What do you think we need to improve on? If anything in our current criminal legal system, as it applies to individuals with a mental health condition.
Judge Shadid: Well, in general, my judicial philosophy is that at the misdemeanor level, we should be fully engaged in rehabilitation and not punishment. So, you know, this is, people should be given a chance to improve their lives and improve themselves when they exit the criminal legal system. In general, the misdemeanor criminal legal system should be focused on getting people connected to services and getting them out of the system, not creating a system where poor people are loaded up with convictions, lose their housing, can’t get student loans…that’s not what we should be about. The misdemeanor system I really believe that we just have a misguided system that has an over reliance on the jail, and we need to stop that.
You mentioned Community Court, and you indicated that it’s different from Mental Health Court. How so?
Judge Shadid: We had a lot of little property crimes coming through Mental Health Court before I created the new Community Court. Mental Health Court isn’t the right place for somebody who steals a pair of socks, I mean it’s questionable whether the criminal legal system is appropriate for those kinds of cases. So, when they come through, we hand those for Community Court.
Community Court is for much lower-level crimes. The way that I structured it is that anyone who participates in Mental Health and Community Court is released from jail, period. It is a one hundred percent release program.
Instead of jail time, what are the measures that you go through in Community Court?
Judge Shadid: I structure Community Court, very specifically to try to address some of the big problems I saw in the criminal legal system. There’s three levels of Community Court: the first level is education, where people just learn about what’s available to them, and then we help connect them if they want to be connected. The second level is connection, which means we give them the education. But then we expect them to make a service connection in the community. Usually, that involves filling out a housing questionnaire, getting a substance use evaluation, mental health evaluation. And the third level is engagement, where we expect people to engage with the services that they are connected with for thirty days. And then there’s also a community service or a life skills class that accompanies that. So what we’re trying to do is very quickly pick up the people, connect them, get them out of the system and so it’s two weeks, thirty days or forty-five days.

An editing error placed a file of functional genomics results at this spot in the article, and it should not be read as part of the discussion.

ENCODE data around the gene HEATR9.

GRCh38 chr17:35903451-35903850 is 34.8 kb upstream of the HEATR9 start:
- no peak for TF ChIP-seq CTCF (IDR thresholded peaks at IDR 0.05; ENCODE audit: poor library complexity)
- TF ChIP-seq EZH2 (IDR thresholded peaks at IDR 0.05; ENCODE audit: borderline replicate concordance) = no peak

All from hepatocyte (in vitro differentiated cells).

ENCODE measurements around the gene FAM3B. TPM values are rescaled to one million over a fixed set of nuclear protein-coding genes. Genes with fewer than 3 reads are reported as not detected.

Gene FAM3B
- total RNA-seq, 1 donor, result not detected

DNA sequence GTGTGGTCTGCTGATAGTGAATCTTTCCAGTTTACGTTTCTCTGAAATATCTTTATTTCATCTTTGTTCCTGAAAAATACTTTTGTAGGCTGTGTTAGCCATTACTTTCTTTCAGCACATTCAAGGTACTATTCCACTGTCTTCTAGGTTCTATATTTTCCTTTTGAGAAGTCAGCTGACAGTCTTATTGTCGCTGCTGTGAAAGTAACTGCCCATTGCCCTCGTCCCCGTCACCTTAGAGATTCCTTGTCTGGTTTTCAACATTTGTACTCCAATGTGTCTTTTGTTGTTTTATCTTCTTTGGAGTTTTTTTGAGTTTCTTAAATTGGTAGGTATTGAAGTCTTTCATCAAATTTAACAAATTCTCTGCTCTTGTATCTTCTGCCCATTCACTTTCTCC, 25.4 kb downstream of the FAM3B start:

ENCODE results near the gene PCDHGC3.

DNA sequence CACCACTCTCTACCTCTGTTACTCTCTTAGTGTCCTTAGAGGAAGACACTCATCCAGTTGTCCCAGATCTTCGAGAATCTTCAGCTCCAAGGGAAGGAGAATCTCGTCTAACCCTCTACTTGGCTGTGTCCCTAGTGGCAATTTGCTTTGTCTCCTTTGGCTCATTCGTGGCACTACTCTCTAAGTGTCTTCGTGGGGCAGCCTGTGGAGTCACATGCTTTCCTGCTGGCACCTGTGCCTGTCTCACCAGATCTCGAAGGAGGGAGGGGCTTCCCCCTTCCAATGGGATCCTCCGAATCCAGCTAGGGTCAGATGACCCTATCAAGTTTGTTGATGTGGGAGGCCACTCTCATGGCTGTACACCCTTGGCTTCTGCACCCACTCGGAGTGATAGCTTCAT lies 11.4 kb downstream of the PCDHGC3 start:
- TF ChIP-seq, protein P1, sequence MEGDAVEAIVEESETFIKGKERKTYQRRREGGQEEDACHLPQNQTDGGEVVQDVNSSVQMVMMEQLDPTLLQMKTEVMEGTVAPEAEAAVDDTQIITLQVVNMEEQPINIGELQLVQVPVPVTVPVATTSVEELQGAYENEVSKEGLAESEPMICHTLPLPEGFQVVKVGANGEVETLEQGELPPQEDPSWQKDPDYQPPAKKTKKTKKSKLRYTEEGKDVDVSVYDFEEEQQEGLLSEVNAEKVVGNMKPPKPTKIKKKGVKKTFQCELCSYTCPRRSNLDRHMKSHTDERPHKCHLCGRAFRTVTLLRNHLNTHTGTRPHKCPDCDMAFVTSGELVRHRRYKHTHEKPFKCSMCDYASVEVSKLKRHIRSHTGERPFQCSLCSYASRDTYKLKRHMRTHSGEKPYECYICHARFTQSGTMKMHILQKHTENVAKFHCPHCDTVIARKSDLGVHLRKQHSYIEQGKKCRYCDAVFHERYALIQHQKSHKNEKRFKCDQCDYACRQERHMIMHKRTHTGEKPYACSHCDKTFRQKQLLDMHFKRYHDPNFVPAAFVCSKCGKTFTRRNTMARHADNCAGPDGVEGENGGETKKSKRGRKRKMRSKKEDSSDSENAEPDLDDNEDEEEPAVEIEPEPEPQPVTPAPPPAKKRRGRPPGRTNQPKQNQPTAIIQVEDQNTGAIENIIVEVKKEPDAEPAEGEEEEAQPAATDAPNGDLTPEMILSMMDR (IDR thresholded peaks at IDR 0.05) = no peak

What are some of the good things that you’ve seen Mental Health Court accomplish in defendants’ lives?
Judge Shadid: I mean, if you could see the transformative change that a lot of these people go through it really it can make you cry. I’ve had tears in my eyes on multiple occasions. The people will just amaze you and all they needed was personal attention and connection to the services, and someone to sort of hold their hand through the process. And you know, Mental Health Court, our graduates, I mean, they have a stunning success rate. And usually when there is a new criminal law violation, it’s for a very obvious reason they relapse, or they go off their meds and they, you know they have trouble. And you know frankly, those people, we welcome them back into the court and say, “okay, let’s figure out what went wrong there, and let’s see if we can fix this”. I’ve been really touched by graduations, and Mental Health Court is by far my favorite thing that I do as a judge.
Incarceration should not be the only solution to rehabilitation. Judge Damon Shadid currently presides over Seattle’s Mental Health Court. Mental health court serves as a way to support those who want to seek help. To see the registration process for Seattle’s Mental Health Court click here.
NAMI Seattle offers a variety of mental health resources and programs to support you and your loved ones.
This collaborative article has been written by University of Washington Bothell students of Professor Laura Umetsu’s Business Writing class. NAMI Seattle has been partnering with Umetsu to bring awareness to the positive impacts and important resources NAMI provides. Special thanks to Ashley Fontaine, and Jennifer Sanchez Tejada for providing support for this piece.
This interview has been edited and condensed for clarity.